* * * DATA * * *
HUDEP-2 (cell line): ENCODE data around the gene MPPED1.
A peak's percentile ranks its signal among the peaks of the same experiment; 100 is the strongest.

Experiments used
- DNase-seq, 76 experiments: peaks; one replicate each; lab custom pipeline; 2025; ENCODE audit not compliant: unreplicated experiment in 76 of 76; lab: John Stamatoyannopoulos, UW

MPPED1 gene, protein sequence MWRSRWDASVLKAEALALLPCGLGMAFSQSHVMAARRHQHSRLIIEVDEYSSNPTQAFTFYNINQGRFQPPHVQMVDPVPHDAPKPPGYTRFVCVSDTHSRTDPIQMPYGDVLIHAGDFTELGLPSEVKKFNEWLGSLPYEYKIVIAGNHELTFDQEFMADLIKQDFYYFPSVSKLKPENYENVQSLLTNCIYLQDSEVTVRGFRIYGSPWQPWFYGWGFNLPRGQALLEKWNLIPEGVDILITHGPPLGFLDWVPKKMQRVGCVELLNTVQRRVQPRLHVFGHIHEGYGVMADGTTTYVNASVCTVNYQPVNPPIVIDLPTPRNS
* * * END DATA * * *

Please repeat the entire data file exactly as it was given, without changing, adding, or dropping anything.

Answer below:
HUDEP-2 (cell line): ENCODE data around the gene MPPED1.
A peak's percentile ranks its signal among the peaks of the same experiment; 100 is the strongest.

Experiments used
- DNase-seq, 76 experiments: peaks; one replicate each; lab custom pipeline; 2025; ENCODE audit not compliant: unreplicated experiment in 76 of 76; lab: John Stamatoyannopoulos, UW

MPPED1 gene, protein sequence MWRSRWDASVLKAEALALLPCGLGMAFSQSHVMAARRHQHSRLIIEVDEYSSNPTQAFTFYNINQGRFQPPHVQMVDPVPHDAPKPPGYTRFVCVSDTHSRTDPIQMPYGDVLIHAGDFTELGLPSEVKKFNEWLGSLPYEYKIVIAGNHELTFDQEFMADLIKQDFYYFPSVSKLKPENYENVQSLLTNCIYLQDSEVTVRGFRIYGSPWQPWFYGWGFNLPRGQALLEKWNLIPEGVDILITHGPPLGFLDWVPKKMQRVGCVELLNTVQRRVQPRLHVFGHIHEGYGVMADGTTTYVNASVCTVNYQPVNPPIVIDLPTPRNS